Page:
Take the 2-minute tour ×
Stack Overflow is a question and answer site for professional and enthusiast programmers. It's 100% free, no registration required.

We currently have quite a few classes in a project, and each of those classes implement an interface, mostly for DI reasons.

Now, my personal feeling is that these interfaces should be put into a separate namespace within the same assembly (so we have a MyCompany.CoolApp.DataAccess assembly, and within that there's an Interfaces namespace giving MyCompany.CoolApp.DataAccess.Interfaces).

However, somebody has suggested that these interfaces should actually be in their own assembly. And my question is - are they right? I can see that there are some benefits (eg. other projects will only need to consume the interface assembly), but at the end of they day all of these assemblies are going to need to be loaded. It also seems to me that there could be a slightly more complex deployment issue, as Visual Studio will not automatically pull the implementing assembly into the target's bin folder.

Are there best practice guidelines for this?


To make my point a little clearer: We already separate UI, DataAccess, DataModel and other things into different assemblies. We can also currently swap out our implementation with a different implementation without any pain, as we map the implementing class to the interface using Unity (IOC framework). I should point out that we never write two implementations of the same interface, except for reasons of polymorphism and creating mocks for unit testing. So we don't currently "swap out" an implementation except in unit tests.

The only downside I see of having the interface in the same assembly as the implementation is that the whole assembly (including the unused implementation) will have been loaded.

I can, however, see the point that having them in a different assembly means that developers won't accidentally "new" the implementing class rather than have it created using the IOC wrapper.

One point I haven't understood from the answers is the deployment issue. If I am just depending on the interface assemblies, I'll have a something like the following structure:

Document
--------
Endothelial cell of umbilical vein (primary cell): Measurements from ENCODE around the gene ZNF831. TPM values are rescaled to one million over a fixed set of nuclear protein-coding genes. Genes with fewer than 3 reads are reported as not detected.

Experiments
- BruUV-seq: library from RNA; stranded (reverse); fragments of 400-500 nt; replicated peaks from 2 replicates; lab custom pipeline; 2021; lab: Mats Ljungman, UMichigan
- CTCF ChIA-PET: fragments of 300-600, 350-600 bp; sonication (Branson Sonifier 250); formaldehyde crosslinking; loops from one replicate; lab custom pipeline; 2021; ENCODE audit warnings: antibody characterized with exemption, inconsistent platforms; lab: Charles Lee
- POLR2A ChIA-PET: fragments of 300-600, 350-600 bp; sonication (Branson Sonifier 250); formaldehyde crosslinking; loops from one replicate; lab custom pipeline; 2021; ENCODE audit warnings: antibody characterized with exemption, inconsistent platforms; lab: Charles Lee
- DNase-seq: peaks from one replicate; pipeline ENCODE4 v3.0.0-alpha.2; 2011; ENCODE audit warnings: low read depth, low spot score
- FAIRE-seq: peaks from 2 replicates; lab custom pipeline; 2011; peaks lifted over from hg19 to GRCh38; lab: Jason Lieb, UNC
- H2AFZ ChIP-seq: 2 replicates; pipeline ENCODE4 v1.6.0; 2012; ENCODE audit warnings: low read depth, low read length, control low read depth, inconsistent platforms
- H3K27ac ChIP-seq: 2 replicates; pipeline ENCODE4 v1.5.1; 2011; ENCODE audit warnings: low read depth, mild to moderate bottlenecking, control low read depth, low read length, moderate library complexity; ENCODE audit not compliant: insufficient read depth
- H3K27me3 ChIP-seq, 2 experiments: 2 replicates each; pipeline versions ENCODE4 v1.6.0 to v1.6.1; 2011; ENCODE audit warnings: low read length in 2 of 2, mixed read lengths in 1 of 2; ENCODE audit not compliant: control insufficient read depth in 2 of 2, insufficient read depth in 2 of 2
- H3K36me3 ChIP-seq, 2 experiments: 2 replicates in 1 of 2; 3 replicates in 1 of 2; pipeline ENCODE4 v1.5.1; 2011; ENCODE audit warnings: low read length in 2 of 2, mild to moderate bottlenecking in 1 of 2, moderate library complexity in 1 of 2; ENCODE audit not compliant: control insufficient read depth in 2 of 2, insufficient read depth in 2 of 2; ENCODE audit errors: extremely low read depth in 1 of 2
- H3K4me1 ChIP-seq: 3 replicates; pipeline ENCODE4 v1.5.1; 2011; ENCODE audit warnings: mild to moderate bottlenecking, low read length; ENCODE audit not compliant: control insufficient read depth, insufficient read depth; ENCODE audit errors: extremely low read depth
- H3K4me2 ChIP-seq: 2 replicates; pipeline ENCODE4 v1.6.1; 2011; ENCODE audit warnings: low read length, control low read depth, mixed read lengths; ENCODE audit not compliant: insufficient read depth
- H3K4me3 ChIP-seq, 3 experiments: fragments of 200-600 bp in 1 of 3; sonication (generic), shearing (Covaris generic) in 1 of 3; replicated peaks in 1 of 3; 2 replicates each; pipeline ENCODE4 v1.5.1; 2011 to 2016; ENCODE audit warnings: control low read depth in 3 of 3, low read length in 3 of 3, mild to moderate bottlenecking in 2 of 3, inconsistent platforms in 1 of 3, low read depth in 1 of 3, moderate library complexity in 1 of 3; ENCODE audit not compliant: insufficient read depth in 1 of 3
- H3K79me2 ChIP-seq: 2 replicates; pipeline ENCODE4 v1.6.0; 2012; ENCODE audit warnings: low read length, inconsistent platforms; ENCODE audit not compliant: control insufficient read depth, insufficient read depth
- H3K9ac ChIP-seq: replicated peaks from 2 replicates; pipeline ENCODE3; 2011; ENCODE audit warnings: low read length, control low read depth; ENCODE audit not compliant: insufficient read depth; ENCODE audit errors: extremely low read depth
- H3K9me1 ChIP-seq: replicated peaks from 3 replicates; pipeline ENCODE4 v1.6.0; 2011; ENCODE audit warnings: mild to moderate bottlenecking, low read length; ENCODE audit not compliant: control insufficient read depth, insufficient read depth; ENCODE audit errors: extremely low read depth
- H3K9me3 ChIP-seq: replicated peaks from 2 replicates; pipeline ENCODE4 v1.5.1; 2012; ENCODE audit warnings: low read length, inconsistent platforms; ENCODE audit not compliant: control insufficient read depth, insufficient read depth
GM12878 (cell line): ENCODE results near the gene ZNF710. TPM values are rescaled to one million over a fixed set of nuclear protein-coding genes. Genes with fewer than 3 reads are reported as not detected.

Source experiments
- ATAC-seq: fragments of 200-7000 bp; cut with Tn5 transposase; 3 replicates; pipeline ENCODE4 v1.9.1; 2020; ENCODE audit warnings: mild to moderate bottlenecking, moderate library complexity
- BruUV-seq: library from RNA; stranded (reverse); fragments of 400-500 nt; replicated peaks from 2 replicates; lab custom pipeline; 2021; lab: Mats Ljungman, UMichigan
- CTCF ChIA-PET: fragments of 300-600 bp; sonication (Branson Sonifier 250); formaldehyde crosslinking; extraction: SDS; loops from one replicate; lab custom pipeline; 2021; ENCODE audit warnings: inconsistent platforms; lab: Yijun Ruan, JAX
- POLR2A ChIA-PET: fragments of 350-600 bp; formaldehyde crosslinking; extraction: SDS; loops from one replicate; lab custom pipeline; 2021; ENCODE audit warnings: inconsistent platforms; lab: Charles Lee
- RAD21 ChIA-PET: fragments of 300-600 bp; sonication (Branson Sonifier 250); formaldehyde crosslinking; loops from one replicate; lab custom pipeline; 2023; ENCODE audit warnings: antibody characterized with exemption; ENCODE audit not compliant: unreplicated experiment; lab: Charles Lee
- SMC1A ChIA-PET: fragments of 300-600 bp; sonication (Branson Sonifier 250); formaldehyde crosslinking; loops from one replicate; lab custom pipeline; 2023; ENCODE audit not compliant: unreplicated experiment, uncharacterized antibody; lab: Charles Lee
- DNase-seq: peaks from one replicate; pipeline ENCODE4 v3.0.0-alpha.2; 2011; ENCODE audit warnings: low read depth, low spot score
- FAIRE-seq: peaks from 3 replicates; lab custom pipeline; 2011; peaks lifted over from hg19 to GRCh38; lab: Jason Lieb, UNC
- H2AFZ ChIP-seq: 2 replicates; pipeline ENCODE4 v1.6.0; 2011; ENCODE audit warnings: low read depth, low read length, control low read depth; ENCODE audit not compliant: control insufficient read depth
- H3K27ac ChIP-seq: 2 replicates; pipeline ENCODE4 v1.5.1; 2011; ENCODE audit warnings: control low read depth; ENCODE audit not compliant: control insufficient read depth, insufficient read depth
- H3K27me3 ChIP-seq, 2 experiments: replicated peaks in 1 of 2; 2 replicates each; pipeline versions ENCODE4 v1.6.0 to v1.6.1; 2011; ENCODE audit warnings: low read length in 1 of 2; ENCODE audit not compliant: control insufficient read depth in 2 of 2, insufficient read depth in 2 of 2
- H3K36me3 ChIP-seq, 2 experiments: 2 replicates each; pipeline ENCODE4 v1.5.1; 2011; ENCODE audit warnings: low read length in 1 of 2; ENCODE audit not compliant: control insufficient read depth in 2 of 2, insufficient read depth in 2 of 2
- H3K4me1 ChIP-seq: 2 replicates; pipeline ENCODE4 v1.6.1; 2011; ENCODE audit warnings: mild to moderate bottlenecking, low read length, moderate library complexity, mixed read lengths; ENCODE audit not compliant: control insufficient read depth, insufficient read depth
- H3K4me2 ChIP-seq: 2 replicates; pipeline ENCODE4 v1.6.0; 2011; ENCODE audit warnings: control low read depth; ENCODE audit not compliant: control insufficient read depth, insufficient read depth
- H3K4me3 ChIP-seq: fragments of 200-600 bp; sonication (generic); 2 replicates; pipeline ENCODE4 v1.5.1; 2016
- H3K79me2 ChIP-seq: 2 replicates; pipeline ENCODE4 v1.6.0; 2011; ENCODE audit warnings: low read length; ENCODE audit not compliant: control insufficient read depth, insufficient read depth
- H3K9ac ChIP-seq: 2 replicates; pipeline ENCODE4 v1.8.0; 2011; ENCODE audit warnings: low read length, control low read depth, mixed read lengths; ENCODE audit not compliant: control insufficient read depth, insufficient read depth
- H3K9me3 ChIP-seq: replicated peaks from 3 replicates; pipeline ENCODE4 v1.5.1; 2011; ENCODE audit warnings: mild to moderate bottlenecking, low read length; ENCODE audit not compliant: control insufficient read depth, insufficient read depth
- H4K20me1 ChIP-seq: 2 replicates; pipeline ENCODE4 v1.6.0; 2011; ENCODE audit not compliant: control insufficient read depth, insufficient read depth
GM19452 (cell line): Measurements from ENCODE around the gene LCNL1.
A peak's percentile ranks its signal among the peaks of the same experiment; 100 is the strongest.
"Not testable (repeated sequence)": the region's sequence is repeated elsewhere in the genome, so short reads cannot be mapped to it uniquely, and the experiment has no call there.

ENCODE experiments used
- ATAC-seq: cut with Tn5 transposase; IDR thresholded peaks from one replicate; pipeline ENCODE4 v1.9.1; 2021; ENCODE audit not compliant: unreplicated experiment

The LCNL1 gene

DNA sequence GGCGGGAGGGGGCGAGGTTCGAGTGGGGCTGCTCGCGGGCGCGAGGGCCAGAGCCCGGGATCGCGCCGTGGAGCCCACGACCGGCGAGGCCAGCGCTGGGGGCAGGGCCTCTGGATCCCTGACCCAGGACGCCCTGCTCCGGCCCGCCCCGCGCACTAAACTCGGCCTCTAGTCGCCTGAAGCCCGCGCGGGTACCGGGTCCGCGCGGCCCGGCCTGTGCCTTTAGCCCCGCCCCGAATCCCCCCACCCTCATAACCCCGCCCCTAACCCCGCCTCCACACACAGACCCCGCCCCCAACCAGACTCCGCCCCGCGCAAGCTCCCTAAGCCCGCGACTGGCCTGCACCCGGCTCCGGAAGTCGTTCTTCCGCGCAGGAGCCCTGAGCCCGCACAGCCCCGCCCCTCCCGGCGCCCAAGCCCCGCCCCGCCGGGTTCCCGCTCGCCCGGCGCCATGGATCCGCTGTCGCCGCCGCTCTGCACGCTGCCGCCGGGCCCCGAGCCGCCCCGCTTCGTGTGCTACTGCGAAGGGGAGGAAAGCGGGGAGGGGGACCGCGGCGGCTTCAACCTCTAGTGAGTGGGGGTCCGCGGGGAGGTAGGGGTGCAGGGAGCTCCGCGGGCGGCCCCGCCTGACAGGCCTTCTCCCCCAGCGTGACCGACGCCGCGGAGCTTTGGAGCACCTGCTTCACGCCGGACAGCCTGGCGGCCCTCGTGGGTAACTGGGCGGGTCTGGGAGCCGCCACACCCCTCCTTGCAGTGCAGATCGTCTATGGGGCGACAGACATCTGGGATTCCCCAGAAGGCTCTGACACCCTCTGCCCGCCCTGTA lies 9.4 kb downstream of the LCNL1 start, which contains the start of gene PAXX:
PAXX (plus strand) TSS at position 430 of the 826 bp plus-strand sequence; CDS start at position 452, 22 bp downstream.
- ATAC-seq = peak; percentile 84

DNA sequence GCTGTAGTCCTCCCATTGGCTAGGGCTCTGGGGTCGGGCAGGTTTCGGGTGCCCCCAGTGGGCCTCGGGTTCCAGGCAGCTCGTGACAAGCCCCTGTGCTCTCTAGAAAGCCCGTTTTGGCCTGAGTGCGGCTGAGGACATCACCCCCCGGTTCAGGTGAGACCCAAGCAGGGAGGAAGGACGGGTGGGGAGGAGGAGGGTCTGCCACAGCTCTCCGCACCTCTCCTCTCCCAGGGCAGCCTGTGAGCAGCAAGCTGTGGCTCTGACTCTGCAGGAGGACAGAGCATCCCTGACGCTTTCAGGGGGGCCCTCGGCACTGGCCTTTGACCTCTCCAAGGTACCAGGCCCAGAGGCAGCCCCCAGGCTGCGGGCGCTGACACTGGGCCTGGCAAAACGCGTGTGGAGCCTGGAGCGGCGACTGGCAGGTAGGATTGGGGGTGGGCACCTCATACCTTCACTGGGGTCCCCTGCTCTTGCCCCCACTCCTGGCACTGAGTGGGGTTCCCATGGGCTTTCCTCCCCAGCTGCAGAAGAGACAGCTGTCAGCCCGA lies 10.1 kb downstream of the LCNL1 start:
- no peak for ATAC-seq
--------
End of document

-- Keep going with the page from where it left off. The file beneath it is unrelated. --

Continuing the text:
When I build this, the assemblies that are automatically put into the bin folder are just those interface assemblies. However, my type mappings in unity map different interfaces to their actual implementations. How do the assemblies that contain my implementations end up in the bin folder?

share|improve this question

4 Answers 4

The usual practice is to place them in their own assembly, because then a given project consuming those interfaces doesn't require a hard reference to the implementation of those interfaces. In theory it means you can swap out the implementation with little or no pain.

The difficulty in this comes in when you would like to create an instance of that interface - but DI frameworks solve this problem.

In a deployment scenario, if you changed the implementation you could in theory just deploy that single DLL - thus leaving, say, the UI and interface DLLs alone. If you compiled your interfaces and implementation together, you might then need to redeploy the UI DLL...

Another benefit is a clean segregation of your code - having an interfaces (or shared library) DLL explicitly states to any on the development team where to place new types etc.

I don't know if there are best practices for or against, the important thing arguably is that in code, you are always consuming the interfaces and never letting any code leak into using the implementation.

share|improve this answer

The pattern I follow for what I call shared types (and I too use DI) is to have a separate assembly which contains the following for application level concepts (rather than common concepts which go into common assemblies):

  1. Shared interfaces.
  2. DTOs.
  3. Exceptions.

In this way dependencies between clients and core application libraries can be managed, as clients can not take a dependency on a concrete implementation either directly or as an unintended consequence of adding a direct assembly reference and then accessing any old public type.

I then have a runtime type design where I set up my DI container at application start, or the start of a suite of unit tests. In this way there is a clear separation between implementations and how I can vary them via DI. My client modules never have a direct reference to the actual core libraries, only the "SharedTypes" library.

The key for my design is having a common runtime concept for clients (be it a WPF application or NUnit) that sets up the required dependencies i.e. concrete implementations or some sort of mocks\stubs.